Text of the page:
Is it only the good who achieve?
April 25, 2007
Yes, success and character are different realities: success, the achieving of what was intended (or close to it); character, one's moral and ethical construct. But it's not easy to link the two, at least in the short term.
Here's the problem: Some whose character is intact when evaluated as leader, seem to have achieved little. They are good and faithful, but show little accomplishment. Could it be their character is unblemished because they've not been tested in places of stress and moments of heat?
I bristle as I read popular writers, secluded in quiet reflection, crafting their judgments away from the litmus test of doing. Neatly they prescribe symmetrical contours of leadership, sprinkled with "musts."
Don't misunderstand. I too love those moments when ambition and institutional self-interest submit to higher values. I treasure that rush when doing good. When others see ethical choices rule, a sense of well being overtakes.
But there are many times when success as a choice rules, fueled by driving ambition. Like Moses. Like King David. Like Peter.
Ah, there's the rub. Character is not latent in personality or upbringing, precluding me from being an "outlaw." Rather character is a protagonist battling my predilections to use "polished technique."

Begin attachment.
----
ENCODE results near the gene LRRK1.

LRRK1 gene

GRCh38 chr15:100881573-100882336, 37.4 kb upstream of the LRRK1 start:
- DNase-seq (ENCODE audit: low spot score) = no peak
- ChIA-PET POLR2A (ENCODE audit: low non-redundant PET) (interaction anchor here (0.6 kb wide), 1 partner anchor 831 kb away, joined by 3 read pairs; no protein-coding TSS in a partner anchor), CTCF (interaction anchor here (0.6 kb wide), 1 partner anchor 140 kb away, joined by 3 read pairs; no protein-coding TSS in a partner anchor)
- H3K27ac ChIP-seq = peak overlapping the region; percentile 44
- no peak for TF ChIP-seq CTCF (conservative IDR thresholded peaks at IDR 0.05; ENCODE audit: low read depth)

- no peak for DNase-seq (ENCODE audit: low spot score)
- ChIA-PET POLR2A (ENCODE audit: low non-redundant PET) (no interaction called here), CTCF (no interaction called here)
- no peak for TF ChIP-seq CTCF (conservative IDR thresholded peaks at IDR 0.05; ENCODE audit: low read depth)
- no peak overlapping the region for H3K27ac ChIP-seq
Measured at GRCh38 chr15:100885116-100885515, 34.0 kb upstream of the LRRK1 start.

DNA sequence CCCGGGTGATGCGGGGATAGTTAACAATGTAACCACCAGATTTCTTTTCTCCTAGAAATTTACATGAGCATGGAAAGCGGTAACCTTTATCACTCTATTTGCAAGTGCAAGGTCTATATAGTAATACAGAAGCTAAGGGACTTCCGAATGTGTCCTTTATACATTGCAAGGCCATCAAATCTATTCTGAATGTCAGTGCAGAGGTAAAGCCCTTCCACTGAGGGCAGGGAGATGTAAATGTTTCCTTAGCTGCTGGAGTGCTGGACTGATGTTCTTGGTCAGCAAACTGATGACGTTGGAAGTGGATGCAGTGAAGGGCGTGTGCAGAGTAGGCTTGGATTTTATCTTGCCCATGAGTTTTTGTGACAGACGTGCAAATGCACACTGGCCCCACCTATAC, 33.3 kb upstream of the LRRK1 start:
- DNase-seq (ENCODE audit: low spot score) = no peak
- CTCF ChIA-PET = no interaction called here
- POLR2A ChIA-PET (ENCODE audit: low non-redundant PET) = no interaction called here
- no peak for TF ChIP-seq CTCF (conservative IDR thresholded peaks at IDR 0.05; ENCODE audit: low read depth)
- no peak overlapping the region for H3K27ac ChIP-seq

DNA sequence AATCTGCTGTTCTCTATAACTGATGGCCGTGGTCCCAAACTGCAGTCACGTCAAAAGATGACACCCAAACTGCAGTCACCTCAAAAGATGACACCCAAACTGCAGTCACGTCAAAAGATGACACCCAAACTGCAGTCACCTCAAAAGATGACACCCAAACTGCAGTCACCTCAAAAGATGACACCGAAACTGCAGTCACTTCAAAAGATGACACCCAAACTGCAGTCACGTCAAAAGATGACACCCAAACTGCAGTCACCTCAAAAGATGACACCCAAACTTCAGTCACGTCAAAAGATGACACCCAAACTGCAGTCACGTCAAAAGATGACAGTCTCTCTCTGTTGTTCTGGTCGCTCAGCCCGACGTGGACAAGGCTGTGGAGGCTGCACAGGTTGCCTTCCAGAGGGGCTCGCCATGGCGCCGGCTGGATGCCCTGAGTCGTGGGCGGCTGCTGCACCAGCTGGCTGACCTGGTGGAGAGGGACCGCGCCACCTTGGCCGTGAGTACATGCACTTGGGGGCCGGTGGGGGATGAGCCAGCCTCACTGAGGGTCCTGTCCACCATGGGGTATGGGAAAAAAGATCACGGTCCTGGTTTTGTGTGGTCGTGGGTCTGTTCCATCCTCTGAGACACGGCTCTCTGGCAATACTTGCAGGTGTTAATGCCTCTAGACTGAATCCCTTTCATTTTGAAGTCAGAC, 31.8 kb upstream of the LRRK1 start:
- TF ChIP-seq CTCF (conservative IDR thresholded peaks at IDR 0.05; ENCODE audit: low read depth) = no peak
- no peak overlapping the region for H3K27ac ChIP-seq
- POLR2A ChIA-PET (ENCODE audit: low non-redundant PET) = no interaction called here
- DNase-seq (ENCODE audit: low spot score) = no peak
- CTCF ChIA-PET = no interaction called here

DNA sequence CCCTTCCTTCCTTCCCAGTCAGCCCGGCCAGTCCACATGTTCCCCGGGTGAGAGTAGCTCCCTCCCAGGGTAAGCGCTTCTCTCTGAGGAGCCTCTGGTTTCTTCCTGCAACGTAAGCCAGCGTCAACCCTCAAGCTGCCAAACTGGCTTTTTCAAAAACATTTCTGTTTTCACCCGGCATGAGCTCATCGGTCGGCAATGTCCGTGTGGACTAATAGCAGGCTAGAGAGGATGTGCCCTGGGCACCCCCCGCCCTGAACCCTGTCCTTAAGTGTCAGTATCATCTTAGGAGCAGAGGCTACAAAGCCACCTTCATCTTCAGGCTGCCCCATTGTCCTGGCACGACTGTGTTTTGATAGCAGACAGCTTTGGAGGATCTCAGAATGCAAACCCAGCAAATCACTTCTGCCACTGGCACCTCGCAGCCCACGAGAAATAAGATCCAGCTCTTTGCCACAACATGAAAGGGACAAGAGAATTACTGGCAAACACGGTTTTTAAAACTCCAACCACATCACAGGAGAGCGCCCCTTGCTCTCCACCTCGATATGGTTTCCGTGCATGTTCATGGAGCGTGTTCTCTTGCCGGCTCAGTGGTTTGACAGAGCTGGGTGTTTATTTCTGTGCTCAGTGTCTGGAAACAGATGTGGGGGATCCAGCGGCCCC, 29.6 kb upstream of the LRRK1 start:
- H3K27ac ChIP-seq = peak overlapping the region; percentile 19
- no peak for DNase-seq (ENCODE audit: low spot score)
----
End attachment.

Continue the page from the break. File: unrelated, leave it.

Have you noticed how Billy Graham seems to act with such humility? The issue is not, is he humble? Rather, does he practice humility? When pride struts, humility as choice does battle. Little wonder we are called to "humble yourself."
Character is more than accrued personality. It is what I become when, seeking to achieve is countermanded by good.
Lord, your very transcript describes one "after your own heart." His entrenched character flaws—which did not keep him from You, or more importantly You from him—were not enough to block his desire or attempts to serve You. So today, Father and Lord, keep testing us in fire so that the stuff of character eventually prevails. Amen.
It is sometimes frightening to observe the success which comes even to the outlaw with a polished technique... but I believe we must reckon with character in the end, for it is as potent a force in world conflict as it is in our own domestic affairs. It strikes the last blow in any battle.